After watching the video below made by Tiger in a Jar on the Kinfolk Magazine blog, I became overwhelmingly inspired to make my own bread. Bread requires more effort, attention, and patience than mostly all other baked goods. The process can be beautiful, relaxing, and rewarding if done correctly. I am in no way a gluten expert, but this experiment entices me to broaden my understanding. I want to know how bread gets that perfect thick crust that when daintily squeezed sounds like walking through crunchy leaves on a perfect autumn night. I need to learn how to make buttery pastries as light and fluffy as newly fallen snow. I must understand how a sourdough base gives bread that subtle hint of tang. I need to find a way to bottle the warm smell of fresh baked bread that acts as an invitation to anyone inhaling the wonderful aroma. This video is definitely worth checking out.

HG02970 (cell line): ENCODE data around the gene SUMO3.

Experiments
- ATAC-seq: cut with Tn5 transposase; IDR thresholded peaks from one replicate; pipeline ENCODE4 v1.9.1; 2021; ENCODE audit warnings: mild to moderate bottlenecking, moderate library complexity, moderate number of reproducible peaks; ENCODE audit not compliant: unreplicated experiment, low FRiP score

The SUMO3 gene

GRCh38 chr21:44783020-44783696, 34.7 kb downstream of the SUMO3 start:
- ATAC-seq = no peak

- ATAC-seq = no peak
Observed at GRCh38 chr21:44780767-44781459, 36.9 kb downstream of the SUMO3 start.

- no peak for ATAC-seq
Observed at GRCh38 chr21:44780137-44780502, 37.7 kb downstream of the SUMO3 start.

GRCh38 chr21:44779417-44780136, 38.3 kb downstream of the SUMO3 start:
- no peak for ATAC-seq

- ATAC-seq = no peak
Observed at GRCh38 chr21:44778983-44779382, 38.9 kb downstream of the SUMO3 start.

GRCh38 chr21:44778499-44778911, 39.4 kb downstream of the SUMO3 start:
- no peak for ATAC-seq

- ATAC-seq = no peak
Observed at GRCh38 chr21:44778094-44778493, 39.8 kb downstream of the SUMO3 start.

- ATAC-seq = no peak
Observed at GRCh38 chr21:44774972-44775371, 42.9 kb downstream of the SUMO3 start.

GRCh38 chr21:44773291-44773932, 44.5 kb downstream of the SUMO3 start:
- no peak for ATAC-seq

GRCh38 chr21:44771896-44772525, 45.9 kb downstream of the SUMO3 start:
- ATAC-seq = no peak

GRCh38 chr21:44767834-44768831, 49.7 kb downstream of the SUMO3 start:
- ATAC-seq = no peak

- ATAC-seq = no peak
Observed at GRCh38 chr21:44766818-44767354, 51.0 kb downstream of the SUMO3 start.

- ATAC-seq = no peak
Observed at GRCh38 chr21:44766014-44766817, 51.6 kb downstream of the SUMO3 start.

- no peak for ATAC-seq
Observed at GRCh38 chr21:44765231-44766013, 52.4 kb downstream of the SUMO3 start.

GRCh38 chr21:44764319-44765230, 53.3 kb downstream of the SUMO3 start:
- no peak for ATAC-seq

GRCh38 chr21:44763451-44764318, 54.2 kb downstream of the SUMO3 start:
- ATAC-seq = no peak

I tried a recipe for Pesto Swirl Bread that had been on my to-do list for a very long time. However, I modified mine to be about 30% whole wheat. At first, I was going to do one standard loaf of pesto bread but at the last second decided to divide the batter into 3 mini loaves and try different mix-ins. I used a bakers blade a lot when making the breads and I highly suggest getting one. It is my favorite kitchen utensil and I find a ton of unexpected uses for it. The swirled pesto bread came out the largest and used about 1/2 the dough. The pesto bread had a strong but not overwhelming garlic taste. I enjoyed this bread the best and of course it was twice as good coming straight out of the oven. Using the same swirl method on both the other mini loaves, I did a Jalapeno Cheddar and a Mixed Fruit & Nut. In the Jalapeno, everything got incorporated evenly and the juice from the diced jalapenos made the bread noticeably spicy. The Fruit & Nut should have had some brown sugar and cinnamon mixed in too but was still enjoyable. Overall, I really enjoyed this experiment and will continue to challenge myself and learn more about the art of bread making.